Not that I want to go off on a rant but….let me get something off my chest this week.  This has been building up for many months now, but a recent trip to the Fraser Valley to tour nurseries brought it to the surface.
It’s wasn’t the trip itself that set me off, it was the evening walk around the hotel where I stayed in the Walnut Grove area of Langley.  The amount of commercial development near the intersection of Highway 1 and 200th Street during the past few years has been phenomenal.  New retail and residential complexes have been erected and, of course, these buildings require landscaping as part of the contract to build.

As I strolled up and down 88th Avenue trying to decide where to eat that evening it became painfully evident that the landscaping for many of these developments was certainly very low on the priority list of the builders.  Shade trees were dead or dying in some cases, shrubs were in poor condition, either because they weren’t healthy to begin with, or they had been improperly installed.

With each block I became more disgusted and by the time I had settled on sushi for dinner I had the genesis for a column worked out in my head.  I’ve since been gathering evidence here in the south end of the Okanagan Valley and I can tell you that it’s not pretty out there in the parking lots and on the boulevards.
I could give you the specific locations of the offenders and list the numerous transgressions but I’ll spare you the details.  Those of you who own the properties know who you are.

It is a requirement that landscaping is installed when a commercial or residential building is finished, but why is it so poorly done in so many instances?  Trees that have sparse canopies and bends in their trunks, shrubs that are substandard in size, landscape designs that are completely devoid of any originality, mulch that is far too thick piled up around the base of plants, and this is just in the beginning when the job is installed.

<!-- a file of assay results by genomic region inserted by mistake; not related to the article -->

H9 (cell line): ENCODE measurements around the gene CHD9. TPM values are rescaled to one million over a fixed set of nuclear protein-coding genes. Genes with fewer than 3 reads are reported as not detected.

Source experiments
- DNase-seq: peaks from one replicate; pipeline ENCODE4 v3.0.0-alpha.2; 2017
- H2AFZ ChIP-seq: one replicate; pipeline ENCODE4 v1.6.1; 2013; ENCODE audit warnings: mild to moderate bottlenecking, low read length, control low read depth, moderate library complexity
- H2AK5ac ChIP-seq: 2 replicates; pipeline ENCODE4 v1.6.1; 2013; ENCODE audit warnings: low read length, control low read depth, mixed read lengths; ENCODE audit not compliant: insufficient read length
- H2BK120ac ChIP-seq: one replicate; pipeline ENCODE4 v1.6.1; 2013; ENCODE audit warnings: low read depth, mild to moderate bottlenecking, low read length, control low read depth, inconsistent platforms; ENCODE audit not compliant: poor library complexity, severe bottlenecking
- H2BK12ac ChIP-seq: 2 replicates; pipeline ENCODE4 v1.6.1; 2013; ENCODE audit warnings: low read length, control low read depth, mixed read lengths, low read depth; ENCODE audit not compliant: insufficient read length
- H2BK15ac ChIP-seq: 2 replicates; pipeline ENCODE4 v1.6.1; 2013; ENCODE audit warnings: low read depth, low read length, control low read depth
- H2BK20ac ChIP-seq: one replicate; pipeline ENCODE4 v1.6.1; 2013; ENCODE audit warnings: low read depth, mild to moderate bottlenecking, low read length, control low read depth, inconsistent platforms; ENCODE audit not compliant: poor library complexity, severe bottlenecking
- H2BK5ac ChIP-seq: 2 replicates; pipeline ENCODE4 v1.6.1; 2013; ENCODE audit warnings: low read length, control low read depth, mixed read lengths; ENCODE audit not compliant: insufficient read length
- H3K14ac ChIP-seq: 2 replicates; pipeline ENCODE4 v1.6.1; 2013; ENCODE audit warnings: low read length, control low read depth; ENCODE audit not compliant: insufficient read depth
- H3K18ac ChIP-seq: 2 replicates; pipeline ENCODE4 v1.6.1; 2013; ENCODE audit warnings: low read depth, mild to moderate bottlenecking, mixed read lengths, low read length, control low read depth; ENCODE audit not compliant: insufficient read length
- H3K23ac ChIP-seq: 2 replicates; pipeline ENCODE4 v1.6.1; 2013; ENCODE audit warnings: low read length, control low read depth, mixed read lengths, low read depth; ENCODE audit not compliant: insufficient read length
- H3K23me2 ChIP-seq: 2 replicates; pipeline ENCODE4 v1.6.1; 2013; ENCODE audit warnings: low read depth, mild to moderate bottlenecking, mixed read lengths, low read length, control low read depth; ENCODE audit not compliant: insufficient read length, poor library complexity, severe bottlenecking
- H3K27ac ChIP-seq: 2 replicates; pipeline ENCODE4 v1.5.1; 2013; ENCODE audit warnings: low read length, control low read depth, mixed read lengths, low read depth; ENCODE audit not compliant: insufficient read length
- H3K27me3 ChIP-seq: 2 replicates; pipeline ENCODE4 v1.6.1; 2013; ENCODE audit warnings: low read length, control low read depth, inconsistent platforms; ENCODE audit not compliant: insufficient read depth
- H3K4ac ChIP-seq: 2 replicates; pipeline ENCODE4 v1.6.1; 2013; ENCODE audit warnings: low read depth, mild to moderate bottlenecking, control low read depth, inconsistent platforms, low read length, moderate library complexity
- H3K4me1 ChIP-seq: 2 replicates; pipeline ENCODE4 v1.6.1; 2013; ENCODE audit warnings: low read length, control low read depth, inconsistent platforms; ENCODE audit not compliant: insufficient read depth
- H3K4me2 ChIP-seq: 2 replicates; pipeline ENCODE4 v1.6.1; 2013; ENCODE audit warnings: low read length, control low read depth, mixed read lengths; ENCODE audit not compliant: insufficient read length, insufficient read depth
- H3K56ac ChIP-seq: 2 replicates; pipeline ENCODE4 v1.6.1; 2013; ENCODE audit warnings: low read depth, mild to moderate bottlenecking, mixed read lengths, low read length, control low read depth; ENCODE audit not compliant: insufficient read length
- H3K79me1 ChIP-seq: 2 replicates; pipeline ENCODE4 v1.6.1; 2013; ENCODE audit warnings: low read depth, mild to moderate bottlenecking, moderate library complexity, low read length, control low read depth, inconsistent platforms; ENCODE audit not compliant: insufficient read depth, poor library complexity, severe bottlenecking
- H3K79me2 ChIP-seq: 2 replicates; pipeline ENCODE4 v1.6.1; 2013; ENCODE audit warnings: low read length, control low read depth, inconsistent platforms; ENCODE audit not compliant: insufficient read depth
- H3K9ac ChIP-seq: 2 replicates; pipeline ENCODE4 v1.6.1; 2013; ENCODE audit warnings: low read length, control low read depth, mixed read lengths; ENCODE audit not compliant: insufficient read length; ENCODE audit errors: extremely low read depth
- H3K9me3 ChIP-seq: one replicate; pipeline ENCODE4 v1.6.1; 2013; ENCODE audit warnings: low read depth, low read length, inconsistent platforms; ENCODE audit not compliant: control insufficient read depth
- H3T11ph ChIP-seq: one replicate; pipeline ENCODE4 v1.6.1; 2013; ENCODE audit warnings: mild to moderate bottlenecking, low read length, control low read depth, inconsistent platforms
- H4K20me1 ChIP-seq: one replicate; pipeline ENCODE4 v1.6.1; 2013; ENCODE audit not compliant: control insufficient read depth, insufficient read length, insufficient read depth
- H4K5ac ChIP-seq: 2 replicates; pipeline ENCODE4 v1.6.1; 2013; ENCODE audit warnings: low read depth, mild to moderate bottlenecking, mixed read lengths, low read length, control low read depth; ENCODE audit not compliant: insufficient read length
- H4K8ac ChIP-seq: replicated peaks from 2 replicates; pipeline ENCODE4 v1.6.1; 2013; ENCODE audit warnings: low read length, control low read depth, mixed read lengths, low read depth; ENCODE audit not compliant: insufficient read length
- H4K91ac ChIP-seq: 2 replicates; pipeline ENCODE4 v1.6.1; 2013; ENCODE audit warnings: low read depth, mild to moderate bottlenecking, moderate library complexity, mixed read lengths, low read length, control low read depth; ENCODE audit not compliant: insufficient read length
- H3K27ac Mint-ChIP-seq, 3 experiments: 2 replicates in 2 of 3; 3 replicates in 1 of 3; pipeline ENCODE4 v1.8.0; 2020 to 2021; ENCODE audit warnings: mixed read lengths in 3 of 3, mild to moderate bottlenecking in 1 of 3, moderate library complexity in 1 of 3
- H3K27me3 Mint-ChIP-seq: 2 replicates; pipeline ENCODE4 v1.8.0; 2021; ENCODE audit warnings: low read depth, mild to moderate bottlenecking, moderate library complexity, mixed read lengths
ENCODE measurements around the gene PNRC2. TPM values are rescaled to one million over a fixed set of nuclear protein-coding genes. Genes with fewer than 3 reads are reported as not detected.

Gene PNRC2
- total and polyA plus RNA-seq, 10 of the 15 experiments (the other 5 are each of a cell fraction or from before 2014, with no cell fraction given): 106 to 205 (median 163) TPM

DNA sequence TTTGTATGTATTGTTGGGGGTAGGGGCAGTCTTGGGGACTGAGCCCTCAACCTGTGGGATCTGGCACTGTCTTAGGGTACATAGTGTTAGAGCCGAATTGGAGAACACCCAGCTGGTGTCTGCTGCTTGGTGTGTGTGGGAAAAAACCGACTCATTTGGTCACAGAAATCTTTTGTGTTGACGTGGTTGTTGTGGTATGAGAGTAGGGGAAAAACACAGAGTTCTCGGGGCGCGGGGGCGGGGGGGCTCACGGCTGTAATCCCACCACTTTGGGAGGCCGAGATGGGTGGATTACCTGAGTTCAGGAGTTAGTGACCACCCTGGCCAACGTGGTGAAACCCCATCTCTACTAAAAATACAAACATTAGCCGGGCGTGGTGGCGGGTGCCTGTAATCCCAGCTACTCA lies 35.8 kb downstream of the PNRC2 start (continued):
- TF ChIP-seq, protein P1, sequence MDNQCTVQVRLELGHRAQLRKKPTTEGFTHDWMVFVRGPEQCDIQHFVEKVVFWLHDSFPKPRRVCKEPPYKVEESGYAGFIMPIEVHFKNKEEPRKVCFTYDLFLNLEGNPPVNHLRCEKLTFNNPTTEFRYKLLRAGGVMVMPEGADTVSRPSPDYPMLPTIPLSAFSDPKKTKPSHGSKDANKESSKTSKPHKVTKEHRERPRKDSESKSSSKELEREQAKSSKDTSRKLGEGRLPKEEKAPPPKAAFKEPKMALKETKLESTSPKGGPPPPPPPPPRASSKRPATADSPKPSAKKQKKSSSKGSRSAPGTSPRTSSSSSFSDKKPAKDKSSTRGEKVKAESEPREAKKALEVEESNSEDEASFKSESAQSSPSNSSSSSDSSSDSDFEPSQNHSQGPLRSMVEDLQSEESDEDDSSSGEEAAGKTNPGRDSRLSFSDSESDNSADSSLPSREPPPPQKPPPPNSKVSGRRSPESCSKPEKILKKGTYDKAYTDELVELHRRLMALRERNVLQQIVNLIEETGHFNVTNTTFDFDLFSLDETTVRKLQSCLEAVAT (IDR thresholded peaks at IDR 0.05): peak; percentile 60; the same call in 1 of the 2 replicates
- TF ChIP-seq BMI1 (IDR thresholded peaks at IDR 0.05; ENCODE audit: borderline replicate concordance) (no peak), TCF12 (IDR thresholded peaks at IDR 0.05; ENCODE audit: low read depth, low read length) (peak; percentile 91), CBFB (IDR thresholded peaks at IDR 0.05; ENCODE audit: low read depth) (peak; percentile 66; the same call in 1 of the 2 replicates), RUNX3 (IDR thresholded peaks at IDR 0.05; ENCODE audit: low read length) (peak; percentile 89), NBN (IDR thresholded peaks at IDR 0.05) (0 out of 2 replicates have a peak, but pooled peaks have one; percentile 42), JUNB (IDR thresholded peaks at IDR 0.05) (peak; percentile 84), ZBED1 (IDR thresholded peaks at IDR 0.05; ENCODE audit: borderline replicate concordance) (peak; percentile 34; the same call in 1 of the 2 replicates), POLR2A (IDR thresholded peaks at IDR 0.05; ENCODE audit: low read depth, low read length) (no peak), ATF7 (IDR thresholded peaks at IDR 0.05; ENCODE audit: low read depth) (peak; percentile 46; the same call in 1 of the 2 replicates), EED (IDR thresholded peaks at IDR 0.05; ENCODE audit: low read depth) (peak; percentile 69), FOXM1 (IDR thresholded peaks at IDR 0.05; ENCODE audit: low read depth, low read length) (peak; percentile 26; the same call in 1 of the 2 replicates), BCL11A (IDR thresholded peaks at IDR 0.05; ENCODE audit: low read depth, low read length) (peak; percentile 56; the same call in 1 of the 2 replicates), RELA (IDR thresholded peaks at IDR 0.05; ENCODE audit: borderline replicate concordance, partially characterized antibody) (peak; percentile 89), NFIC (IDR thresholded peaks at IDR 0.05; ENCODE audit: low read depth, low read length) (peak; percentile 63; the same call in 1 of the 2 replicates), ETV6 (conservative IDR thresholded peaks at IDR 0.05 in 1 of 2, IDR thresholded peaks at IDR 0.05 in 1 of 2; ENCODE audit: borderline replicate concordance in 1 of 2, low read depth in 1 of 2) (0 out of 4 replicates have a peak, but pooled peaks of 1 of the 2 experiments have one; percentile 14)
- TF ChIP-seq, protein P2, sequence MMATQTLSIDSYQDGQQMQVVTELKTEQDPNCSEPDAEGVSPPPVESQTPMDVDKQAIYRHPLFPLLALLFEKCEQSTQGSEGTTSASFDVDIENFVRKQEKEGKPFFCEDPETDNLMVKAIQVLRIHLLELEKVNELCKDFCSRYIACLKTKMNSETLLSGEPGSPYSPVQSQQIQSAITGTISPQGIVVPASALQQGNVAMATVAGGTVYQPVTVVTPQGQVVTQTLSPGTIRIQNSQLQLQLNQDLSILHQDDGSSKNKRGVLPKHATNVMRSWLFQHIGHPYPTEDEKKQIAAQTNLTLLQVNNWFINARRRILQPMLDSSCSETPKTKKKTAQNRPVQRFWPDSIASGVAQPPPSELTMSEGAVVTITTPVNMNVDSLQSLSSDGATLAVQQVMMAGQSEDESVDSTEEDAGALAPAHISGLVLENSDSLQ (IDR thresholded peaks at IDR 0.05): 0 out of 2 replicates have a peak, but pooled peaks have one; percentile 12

As the months go by it becomes evident that maintenance of said landscape is not happening, as the weeds begin to grow and plants deteriorate either from poor planting practices or improperly programmed irrigation systems.  It’s sad and there are too many examples to count.

For those who develop commercial buildings I’m only asking that the landscaping becomes more than an afterthought to be rushed through as cheaply as possible after the construction is completed.  City inspectors should hold developers to the standards set out by the British Columbia Nursery and Landscape Association and should make sure that the plants are properly sized.

There are some very nice landscapes out there however.  When the designer dares to be different and moves beyond the common juniper/spirea/potentilla mentality and incorporates perennials and ornamental grasses along with shrubs that offer interest for more than one season, and the installation is followed up with regular maintenance, parking lots and boulevards can become so much more than asphalt oceans or plant cemeteries.

There is a responsibility and an opportunity to create within urban spaces, if not Kew Gardens, then a pleasant landscape that helps the building to fit into its environment.  I don’t think it’s asking too much for those responsible to take some care when planning the landscaping and to pull some weeds and nurture the plants within that landscape after the job is done.

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